“Oh my human brothers, let me tell you how it happened.”
Dr. Max Aue, the man at the heart of Jonathan Littell’s stunning and controversial novel The Kindly Ones, personifies the evils of the Second World War and the Holocaust. Highly educated and cultured, he was an ambitious SS officer, a Nazi and mass murderer who was in the upper echelons of the Third Reich. He tells us of his experience during the war. He was present at Auschwitz and Babi Yar, witnessed the battle of Stalingrad, and survived the fall of Berlin — receiving a medal from Hitler personally in the last days of Nazi Germany.
Long after the war, he is living a comfortable bourgeois life in France, married with two children, managing a lace factory. And now, having evaded justice, he speaks out, giving a precise and accurate record of his life. The tone of his account is detached, lapidary, and for the most part unrepentant, whether he is describing his participation in mass murder on the Eastern Front, his bureaucratic investigations of labour productivity in the death camps, his casual murder of civilians as he tries to break through Russian lines towards the end of the war, or his fervid and convoluted relationship with his twin sister.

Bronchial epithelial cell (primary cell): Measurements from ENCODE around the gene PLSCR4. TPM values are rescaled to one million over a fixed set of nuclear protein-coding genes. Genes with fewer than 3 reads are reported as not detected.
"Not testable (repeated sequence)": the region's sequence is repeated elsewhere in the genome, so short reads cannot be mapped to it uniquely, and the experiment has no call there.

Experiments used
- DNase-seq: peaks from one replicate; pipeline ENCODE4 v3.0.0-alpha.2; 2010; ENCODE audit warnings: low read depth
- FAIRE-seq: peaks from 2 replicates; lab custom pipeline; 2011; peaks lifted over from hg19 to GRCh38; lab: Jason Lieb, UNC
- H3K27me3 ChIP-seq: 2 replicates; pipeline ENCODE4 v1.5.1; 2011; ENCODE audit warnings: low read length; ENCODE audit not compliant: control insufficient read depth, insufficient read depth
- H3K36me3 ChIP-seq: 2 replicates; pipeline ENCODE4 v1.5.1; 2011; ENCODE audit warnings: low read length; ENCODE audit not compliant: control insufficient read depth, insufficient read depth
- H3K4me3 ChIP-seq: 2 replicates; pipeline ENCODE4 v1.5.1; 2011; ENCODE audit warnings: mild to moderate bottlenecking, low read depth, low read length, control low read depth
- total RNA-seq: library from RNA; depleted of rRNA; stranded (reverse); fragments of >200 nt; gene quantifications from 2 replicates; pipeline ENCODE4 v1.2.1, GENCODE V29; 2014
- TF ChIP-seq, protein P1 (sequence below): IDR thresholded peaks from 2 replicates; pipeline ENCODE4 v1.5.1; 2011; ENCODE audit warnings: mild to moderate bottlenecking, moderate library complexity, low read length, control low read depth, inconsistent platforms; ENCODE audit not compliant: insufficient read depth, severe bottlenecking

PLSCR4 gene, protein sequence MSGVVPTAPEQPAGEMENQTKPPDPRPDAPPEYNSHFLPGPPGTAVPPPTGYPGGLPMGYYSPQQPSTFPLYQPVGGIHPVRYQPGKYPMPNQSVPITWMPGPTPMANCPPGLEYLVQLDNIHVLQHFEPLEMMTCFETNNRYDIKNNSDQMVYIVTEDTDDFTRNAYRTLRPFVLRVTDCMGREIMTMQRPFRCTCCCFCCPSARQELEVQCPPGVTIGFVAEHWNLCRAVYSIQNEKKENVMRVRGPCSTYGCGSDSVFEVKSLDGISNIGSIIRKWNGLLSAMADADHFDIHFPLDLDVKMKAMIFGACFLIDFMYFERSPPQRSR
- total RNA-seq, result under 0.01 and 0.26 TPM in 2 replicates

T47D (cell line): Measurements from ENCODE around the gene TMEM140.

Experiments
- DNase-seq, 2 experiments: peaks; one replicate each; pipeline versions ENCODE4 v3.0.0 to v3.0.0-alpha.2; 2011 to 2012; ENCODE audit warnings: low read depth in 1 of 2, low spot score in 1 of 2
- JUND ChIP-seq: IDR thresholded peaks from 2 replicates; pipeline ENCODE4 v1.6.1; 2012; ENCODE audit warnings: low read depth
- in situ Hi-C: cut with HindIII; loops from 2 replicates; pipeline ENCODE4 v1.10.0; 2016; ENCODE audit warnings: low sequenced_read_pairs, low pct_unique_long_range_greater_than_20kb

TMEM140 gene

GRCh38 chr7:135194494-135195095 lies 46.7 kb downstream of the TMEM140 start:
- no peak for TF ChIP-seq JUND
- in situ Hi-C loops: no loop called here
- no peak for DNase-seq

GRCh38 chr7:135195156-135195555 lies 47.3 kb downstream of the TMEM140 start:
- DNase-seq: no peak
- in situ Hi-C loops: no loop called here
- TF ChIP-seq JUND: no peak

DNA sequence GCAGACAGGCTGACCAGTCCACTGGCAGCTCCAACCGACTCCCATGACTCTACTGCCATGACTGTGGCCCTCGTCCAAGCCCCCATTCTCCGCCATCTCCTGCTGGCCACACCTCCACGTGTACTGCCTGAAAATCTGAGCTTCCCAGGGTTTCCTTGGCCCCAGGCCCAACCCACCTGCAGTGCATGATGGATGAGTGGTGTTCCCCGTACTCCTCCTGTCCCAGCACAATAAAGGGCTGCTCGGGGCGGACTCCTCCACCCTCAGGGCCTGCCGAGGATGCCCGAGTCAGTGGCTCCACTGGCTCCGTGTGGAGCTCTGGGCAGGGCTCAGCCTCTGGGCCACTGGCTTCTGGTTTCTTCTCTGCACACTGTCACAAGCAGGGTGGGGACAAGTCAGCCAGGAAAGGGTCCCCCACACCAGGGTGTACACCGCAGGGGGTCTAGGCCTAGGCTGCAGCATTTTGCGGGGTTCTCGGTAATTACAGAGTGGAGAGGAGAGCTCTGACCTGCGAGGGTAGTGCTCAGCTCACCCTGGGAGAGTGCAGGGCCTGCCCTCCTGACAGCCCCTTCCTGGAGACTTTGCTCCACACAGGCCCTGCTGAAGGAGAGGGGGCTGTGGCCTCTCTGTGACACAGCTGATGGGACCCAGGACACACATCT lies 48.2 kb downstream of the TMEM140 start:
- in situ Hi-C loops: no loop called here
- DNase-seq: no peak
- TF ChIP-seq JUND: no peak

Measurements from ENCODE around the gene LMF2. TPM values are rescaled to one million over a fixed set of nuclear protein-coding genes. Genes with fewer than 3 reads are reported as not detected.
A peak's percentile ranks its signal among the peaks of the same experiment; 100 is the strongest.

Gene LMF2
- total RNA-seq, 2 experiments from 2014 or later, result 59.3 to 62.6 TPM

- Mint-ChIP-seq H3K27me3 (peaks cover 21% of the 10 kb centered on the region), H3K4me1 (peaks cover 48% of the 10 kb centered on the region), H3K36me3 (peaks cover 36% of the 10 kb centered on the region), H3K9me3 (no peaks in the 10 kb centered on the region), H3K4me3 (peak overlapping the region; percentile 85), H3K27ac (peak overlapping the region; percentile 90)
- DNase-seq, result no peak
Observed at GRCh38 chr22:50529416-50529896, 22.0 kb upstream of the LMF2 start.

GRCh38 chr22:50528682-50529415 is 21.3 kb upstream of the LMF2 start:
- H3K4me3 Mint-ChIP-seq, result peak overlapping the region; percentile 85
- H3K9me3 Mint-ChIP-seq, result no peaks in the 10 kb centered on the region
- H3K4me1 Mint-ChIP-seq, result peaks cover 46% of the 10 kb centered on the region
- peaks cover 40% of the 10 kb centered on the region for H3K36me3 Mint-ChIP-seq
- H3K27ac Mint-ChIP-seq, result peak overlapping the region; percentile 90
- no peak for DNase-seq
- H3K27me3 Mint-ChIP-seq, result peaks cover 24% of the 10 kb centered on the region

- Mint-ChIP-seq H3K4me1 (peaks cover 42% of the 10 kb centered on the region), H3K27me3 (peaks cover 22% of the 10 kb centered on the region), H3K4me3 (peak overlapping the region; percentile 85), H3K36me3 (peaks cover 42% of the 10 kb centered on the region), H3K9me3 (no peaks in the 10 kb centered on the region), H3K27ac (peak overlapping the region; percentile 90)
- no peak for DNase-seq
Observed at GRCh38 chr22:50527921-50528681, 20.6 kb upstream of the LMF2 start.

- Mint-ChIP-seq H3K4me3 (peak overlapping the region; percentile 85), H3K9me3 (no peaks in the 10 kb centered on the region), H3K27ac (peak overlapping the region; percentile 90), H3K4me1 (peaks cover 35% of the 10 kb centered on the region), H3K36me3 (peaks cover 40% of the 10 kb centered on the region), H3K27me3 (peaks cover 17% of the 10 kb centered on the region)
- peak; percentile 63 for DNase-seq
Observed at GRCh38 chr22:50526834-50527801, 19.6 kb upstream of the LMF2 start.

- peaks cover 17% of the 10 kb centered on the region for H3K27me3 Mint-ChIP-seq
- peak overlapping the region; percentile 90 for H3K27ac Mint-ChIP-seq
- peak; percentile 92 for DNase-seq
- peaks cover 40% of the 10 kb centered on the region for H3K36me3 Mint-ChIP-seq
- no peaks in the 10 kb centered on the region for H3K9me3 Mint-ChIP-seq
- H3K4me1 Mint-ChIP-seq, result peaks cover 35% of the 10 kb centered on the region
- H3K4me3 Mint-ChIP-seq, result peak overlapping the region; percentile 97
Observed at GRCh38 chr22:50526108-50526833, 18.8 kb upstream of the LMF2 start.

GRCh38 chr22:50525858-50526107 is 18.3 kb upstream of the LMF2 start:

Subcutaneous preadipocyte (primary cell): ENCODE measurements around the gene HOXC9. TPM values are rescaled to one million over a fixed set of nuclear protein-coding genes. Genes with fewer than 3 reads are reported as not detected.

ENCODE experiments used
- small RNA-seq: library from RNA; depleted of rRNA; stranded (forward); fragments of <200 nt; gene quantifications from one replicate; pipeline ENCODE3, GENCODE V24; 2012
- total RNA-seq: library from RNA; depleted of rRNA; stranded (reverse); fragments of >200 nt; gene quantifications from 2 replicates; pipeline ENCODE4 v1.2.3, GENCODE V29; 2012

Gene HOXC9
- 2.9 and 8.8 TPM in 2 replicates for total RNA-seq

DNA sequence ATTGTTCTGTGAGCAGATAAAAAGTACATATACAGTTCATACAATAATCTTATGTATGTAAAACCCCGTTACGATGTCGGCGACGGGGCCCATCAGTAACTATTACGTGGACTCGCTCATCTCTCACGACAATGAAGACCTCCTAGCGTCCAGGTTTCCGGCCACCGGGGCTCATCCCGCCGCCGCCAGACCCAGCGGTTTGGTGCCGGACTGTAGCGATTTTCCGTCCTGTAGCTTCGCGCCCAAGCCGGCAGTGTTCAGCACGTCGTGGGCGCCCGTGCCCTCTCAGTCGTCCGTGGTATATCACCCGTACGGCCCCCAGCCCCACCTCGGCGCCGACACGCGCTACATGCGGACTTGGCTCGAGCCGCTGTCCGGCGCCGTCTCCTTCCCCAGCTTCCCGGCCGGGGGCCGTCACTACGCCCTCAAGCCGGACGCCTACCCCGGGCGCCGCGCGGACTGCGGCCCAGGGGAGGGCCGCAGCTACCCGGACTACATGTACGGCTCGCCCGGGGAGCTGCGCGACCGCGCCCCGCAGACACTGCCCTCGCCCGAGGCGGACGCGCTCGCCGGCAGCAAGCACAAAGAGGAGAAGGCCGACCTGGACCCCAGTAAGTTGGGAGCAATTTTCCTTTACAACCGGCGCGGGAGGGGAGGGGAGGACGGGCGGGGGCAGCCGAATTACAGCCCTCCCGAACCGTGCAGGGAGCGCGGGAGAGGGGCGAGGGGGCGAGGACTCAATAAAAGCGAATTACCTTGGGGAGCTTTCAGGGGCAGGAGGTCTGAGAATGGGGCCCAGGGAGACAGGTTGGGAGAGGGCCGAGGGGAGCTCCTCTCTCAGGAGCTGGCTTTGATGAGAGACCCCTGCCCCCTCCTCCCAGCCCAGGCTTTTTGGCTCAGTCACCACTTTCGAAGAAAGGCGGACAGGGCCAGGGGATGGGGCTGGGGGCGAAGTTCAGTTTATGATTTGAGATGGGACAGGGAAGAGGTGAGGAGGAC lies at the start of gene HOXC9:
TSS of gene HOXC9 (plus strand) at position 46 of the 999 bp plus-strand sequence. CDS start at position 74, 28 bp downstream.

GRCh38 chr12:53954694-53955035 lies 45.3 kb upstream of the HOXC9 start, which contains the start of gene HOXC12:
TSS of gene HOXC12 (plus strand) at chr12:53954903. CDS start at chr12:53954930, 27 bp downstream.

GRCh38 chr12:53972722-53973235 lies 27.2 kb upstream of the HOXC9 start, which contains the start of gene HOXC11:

Over its course, by entwining Aue’s life with those of historical figures such as Eichmann and Speer, Himmler and indeed Hitler, The Kindly Onescomes to depict the entire architecture of Nazism — from its grandest intellectual pretensions to its most minute, most chilling managerial details and executions. The Kindly Onespresents — with unprecedented realism, meticulous research that is both fascinating and compelling, and brilliant literary accomplishment — the greatest horrors imaginable.
“War and murder are a question, a question without an answer, for when you cry out in the night, no one answers,” Aue says. In the same way, this powerfully affecting, powerfully challenging book confronts the reader with the most profound questions about history, morality, and art without offering any easy resolution. Written originally in French, and published now in English for the first time, The Kindly Ones has already sold to date well over a million copies in Europe. In France it won two prestigious prizes, including the Goncourt, and has been compared to War and Peace and other great classics of literature.